Black bears – with the exception of their notoriously protective momma bears defending cubs – may attack IF they are searching for food AND think you look like a very large McNugget. They are unpredictable on that score, though they tend not to attack. You want to face an attacking black bear, not staring into their eyes (people who study such things feel that direct eye contact is considered hostile by both Grizzlies and black bears), make yourself as big as possible by raising your arms and waving whatever weapon (stick, rock, etc) you can hold, and yelling or otherwise making noise. The bear could kill you in an instant, but may not realize that and decide instead to look for a deer or something less noisy and agitated.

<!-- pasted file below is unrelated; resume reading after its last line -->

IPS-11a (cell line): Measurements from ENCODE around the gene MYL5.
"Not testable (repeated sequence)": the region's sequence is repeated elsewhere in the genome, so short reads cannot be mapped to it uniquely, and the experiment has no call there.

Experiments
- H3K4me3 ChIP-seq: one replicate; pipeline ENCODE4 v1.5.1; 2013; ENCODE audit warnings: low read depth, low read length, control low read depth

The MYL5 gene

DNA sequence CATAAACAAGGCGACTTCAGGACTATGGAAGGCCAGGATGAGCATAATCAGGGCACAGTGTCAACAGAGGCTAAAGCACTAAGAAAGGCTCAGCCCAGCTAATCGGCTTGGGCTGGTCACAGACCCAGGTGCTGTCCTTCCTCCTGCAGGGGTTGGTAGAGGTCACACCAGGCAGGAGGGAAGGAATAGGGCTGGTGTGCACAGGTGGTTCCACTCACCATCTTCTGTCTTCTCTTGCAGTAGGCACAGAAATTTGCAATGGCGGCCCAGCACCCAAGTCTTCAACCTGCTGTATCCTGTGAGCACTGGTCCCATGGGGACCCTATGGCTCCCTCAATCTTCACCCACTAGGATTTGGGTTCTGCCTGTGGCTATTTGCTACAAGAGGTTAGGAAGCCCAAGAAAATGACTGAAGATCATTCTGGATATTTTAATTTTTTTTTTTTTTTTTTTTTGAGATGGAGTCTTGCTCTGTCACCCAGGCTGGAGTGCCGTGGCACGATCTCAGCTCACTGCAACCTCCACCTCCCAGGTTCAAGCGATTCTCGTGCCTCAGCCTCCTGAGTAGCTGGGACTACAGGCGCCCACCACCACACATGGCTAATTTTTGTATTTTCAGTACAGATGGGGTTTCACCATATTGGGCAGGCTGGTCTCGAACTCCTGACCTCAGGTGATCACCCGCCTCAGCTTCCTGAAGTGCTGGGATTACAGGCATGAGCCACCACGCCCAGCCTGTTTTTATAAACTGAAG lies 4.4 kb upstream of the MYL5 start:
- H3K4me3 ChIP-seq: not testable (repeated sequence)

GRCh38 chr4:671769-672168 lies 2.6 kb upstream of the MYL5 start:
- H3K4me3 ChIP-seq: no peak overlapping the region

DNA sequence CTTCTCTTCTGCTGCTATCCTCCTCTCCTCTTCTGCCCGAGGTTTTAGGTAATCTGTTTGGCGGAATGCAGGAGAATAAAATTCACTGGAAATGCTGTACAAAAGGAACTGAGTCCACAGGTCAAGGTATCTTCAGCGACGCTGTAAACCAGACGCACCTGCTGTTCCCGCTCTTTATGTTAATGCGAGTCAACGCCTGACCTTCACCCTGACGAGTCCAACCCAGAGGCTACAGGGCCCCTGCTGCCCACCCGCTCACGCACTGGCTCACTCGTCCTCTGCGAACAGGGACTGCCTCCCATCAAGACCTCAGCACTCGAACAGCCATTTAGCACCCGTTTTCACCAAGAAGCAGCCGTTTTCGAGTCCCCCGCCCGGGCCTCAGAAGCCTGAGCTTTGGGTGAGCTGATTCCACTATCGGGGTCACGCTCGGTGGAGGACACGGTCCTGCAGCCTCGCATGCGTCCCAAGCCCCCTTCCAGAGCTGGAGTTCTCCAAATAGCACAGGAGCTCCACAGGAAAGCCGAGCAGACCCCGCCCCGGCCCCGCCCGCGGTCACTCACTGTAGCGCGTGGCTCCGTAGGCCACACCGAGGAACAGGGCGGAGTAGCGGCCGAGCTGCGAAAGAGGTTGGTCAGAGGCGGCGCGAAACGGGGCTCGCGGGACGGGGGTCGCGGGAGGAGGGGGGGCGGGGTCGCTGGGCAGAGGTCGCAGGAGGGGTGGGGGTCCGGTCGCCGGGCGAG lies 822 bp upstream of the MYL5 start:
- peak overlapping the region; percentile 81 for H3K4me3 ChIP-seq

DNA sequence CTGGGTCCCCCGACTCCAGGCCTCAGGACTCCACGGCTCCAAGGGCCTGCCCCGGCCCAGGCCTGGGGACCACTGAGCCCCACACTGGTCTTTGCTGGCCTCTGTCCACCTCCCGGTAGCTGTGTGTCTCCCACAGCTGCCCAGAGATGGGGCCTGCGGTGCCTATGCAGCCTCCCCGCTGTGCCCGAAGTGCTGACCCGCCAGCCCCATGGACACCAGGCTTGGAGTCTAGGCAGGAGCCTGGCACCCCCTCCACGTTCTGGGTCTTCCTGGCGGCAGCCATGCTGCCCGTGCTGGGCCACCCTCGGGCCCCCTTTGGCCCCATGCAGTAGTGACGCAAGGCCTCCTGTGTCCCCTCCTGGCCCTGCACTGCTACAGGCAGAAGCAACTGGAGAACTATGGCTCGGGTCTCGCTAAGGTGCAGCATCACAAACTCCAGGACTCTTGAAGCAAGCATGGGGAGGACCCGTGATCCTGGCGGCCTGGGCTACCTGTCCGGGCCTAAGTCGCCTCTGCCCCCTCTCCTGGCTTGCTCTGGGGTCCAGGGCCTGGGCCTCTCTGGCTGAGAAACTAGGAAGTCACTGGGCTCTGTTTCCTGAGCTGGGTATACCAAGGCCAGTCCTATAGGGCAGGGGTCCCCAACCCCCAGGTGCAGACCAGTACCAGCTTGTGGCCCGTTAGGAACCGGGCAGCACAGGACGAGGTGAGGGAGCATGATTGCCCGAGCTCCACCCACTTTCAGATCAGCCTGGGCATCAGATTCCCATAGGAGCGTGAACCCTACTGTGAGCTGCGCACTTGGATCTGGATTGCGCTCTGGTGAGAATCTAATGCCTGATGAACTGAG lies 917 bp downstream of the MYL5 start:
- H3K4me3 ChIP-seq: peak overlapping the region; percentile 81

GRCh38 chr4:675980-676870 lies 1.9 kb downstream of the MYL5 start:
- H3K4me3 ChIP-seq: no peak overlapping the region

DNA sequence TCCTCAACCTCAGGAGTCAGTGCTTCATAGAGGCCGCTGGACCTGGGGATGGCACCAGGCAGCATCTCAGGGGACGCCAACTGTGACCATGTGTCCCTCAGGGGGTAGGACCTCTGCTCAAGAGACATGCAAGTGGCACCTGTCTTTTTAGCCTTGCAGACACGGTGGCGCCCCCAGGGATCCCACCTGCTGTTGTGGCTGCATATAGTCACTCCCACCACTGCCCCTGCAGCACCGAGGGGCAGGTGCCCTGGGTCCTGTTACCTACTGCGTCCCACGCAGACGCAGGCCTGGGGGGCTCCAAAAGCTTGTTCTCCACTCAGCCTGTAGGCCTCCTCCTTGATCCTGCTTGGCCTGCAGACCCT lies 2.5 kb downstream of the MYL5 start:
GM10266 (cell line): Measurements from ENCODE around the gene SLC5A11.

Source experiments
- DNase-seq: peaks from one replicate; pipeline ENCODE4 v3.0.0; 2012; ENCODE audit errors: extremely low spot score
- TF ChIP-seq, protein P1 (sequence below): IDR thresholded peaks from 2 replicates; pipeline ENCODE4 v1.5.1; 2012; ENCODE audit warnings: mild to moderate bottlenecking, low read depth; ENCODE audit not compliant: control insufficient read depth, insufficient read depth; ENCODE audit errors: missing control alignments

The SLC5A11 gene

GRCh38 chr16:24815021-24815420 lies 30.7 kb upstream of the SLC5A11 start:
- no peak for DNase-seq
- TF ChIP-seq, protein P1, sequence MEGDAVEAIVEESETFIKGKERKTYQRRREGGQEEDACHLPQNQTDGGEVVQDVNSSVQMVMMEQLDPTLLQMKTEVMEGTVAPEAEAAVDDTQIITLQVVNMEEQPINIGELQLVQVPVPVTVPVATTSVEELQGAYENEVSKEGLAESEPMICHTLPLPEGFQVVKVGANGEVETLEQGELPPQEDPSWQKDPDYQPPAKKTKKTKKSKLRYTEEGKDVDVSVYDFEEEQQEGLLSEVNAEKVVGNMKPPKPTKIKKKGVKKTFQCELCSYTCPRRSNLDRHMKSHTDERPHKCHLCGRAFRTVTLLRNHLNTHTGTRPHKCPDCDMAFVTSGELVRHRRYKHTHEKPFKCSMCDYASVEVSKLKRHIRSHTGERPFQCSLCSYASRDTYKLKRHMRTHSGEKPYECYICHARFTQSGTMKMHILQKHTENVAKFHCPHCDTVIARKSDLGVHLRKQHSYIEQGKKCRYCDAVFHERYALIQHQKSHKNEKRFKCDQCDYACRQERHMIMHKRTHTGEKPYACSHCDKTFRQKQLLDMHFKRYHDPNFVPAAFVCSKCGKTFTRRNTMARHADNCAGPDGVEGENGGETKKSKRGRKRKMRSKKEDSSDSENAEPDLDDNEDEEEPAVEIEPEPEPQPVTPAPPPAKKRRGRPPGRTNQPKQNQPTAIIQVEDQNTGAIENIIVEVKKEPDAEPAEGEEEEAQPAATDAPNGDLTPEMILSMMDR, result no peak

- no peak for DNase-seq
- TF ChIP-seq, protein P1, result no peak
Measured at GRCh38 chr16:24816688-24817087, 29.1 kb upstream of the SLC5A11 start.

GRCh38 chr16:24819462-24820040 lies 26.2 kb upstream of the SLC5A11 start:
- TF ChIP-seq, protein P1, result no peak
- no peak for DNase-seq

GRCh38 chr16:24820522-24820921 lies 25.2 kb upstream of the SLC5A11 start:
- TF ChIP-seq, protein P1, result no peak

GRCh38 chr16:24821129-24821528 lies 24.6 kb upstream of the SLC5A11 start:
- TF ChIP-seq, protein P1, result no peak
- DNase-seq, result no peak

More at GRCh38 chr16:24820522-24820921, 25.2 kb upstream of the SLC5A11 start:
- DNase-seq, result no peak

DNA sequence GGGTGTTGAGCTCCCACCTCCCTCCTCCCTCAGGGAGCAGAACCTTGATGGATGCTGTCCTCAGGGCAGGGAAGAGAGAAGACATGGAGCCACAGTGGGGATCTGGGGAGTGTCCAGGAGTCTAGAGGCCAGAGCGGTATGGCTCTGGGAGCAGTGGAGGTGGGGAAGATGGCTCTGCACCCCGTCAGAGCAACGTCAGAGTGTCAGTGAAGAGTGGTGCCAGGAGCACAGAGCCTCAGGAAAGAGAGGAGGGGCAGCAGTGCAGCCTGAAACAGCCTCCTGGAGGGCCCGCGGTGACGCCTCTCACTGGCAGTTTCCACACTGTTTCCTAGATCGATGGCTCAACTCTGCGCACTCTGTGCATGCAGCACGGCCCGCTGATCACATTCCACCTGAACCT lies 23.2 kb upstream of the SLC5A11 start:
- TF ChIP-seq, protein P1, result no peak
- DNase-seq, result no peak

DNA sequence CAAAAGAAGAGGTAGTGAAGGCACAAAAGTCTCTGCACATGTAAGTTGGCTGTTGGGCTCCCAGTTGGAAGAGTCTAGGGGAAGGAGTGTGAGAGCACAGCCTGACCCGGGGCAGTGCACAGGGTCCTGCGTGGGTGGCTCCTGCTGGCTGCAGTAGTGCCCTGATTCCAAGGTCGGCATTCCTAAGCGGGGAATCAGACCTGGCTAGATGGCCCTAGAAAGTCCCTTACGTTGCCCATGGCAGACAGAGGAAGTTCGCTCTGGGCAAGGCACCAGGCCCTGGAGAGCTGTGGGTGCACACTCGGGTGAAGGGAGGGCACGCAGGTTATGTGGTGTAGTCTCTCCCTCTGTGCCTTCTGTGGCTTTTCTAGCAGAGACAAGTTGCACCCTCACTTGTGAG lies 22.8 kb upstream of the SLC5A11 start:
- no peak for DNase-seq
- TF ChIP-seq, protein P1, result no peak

Grizzlies (brown bears) typically do not attack humans and the idea is that playing dead helps the bear decide you’re not a threat and the bear will therefore ignore you. Pray that your bear got the memo about how they’re supposed to behave.

    Bear spray – especially the 45 foot stuff – is much better than a rifle at short range. 45 feet and closer with a bear is very short range. Bear organs are widely dispersed so one shot will not normally do killing damage. Their brain is small and thus not an easy target. The bear is bouncing up and down as they charge making any specific area hard to hit. Most of you don’t have the training necessary to remain calm and collected in the face of a bear attack and thus your shooting isn’t likely to be all that accurate. A good bear spray, on the other hand, is easy to use and it’s easy to see where it’s going. It doesn’t have to hit the bear exactly in the eyes to give them something to think about, but as your aim gets better the bear will pay additional attention. Within 20 feet you need to be hitting the eyes and nose directly! Bear spray is not a guaranteed deal – you may run into a bear that is so pissed or so hungry that a little pepper in the eyes isn’t going to stop them. Sorry.